The Sacramento County Board of Supervisors has approved an Ordinance requiring hotel and motel operators in Sacramento County to provide employees with a panic button or notification device that can be used to call for help when an employee reasonably believes sexual harassment activity is occurring in the employee’s presence. The panic button is designed to be used in emergency situations to summon hotel security or other appropriate staff to the employee’s location.
The Ordinance, officially titled The Sacramento County Hotel Worker Protection Act of 2018, requires panic buttons be provided to each employee who works in guest rooms at no cost to the employees. It also requires affected hotels and motels to develop, maintain, and comply with a written sexual harassment policy. The sexual harassment policy must be designed to encourage employees to immediately report instances of alleged sexual assault and sexual harassment by guests to the hotel licensee. The policy must also describe the procedures that the complaining employee and the hotel are to follow when instances of sexual assault or sexual harassment arise.
The Ordinance only applies to hotels and motels subject to licensure in the unincorporated area of Sacramento County with 25 or more rooms. This is estimated to effect 24 hotels and motels, or approximately seventy-five percent, of Sacramento County’s existing licensed hotels and motels.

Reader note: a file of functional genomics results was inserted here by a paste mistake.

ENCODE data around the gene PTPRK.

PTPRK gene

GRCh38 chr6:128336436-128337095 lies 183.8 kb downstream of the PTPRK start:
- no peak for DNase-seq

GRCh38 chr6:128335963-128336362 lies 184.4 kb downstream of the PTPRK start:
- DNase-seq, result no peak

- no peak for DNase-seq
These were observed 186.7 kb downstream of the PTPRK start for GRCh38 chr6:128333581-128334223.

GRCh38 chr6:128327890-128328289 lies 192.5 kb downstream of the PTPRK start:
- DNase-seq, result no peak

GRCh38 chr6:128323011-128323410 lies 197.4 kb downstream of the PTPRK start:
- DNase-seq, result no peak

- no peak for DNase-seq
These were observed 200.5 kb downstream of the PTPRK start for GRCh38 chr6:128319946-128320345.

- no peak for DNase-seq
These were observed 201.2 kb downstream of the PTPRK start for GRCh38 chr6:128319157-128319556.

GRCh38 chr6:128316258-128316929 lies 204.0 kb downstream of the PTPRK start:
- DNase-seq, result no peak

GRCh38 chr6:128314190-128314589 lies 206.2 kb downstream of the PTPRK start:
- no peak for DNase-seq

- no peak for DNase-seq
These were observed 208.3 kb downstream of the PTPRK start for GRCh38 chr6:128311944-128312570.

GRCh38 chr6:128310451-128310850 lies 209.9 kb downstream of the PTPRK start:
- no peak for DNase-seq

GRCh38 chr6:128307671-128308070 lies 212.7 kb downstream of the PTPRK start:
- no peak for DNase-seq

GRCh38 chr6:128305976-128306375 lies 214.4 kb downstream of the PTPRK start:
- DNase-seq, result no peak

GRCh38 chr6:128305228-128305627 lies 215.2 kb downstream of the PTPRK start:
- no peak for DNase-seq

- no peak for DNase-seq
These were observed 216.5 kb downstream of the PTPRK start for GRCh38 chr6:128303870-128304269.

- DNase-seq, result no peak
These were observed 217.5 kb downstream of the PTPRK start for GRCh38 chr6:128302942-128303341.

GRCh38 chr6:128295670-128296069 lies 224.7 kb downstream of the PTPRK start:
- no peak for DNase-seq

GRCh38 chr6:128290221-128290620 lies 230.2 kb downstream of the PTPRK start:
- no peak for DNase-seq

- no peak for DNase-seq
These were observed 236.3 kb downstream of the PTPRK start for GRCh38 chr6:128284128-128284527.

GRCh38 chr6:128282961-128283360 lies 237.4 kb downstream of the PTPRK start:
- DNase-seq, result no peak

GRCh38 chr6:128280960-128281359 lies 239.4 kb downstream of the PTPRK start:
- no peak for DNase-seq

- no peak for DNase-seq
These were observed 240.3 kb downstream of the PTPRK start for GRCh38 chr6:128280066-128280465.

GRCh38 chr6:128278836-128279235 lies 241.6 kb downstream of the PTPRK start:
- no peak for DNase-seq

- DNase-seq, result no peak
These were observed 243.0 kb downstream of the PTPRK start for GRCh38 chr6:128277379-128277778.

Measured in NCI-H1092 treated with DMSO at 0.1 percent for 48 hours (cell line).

A similar Bill, AB 1761, was introduced to the California Legislature in January 2018. This Bill would require hotel employers state-wide to provide employees with a panic button to call for assistance when working alone in a guest room. The Bill would also require a hotel employer to compile and maintain a list of guests who have been alleged to have committed an act of violence or harassment against employees at that hotel, and to decline service to any person on that list for a period of three years. If this Bill were approved, it would make California the first state in the Nation to have a state-wide law requiring hotels to provide panic buttons to employees that work alone in guest rooms.
If you have any questions about this case, please contact Cary Palmer or Kaitlyn Lavaroni in Jackson Lewis’ Sacramento office, or the Jackson Lewis attorney with whom you regularly work.